In retrospect #3; The 1999 world cup final

Source: Express Tribune

Many would agree that the Pakistan cricket team squad in the year 1999 was one of the best of all time. The sheer talent in that team, at that point of time, was unrivaled. You had the likes of Azhar Mehmood, Abdur Razzaq, and Shoaib Akhtar along with several others in their primes with Wasim Akram leading the side. The captain had a controversial past but for many, he was the ideal leader for the team. At this point of time the team had shifted its focus towards introducing younger talent in the side as a result of which Akram had a relatively more cooperative side and as a result of that, he had unprecedented authority. It was Akram who bought Razzaq in the squad when he was only 19 years of age while also paving the way for Saqlain Mushtaq to become a member of the squad and boy did all of these players delivered.

Source: Dawn

The combined effort of the team resulted in the team decimating their opponents to emerge as the strongest side in a tournament which also featured some of the most competitive teams in the world of cricket at that point of time. Everything seemed to be going Pakistan’s way as they proceeded to the finals of the tournament after defeating New Zealand. Australia, on the other hand, had to scratch and claw their way towards the finals after a nail-biting match against South Africa. Pakistan had beaten Australia previously and thus emerged as the favorites to win the world cup, after all, Australia was the weaker team and surely if we had beaten them once than we could do it all over again. Alas, this was how things turned out eventually.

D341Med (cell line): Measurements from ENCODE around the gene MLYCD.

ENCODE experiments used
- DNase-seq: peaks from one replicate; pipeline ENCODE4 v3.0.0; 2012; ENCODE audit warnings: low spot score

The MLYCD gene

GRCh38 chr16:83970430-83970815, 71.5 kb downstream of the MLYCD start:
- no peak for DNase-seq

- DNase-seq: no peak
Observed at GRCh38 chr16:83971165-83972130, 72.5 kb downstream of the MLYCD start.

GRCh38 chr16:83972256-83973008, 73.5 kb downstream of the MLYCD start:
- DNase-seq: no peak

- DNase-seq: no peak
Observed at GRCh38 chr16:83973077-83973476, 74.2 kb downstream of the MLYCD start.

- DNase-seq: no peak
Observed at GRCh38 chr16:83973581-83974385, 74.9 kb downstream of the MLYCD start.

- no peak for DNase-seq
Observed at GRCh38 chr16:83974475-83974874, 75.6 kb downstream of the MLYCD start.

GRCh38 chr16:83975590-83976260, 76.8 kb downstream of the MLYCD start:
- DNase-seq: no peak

Source: Cricket Australia

Over the years several analysts of the sports have debated regarding Akram’s decision to bat first after winning the toss in spite of the overcast conditions. Conventional wisdom dictated that Akram should have opted to bowl first and Pakistan team had to pay dearly for taking the decision to bat first in such conditions. The team was completely outclassed by one Shane Warne, who went on to receive the man of the match award, and were all bowled out for only 132 runs, which was also the lowest score in the entire world cup. Australian batsmen managed to chase the target in just 20 overs at a loss of two wickets. A match that was being touted as one of the most competitive finals on paper turned out to be nothing more than an underwhelming lopsided bout.

The reactions to the defeat were hostile, to say the least. Critics immediately lashed out at Akram for his decision to bat first. There were many who suspected foul play and there were accusations of match-fixing being leveled against the players. The loss also resulted in Akram losing his captaincy. The allegations of match-fixing were never proven but the reputation of the team had been tarnished and the defeat in the big game also highlighted the mental fragility of the players. The decision to bat first may have been wrong but the players were equally responsible for playing some incredibly rash shots and throwing away their wickets. Australia, on the other hand, had been on the verge of being knocked a couple of times during the tournament but the team persevered and they truly deserved the success they got. It took a long time for the team to regain the confidence that they had lost and the game played a key role in highlighting the strength of mental fitness along with the physical fitness. Not all was lost though since the tournament gave a platform to future superstars of the team notably Shoaib Akhtar who emerged as one of the most promising prospects for the team for years to come. His career’s trajectory is a topic for an entirely different piece.

#1 Wasim Akram and Waqar Younis; the two W’s of Pakistan cricket

#2 In retrospect #2: The mutiny against Younis Khan


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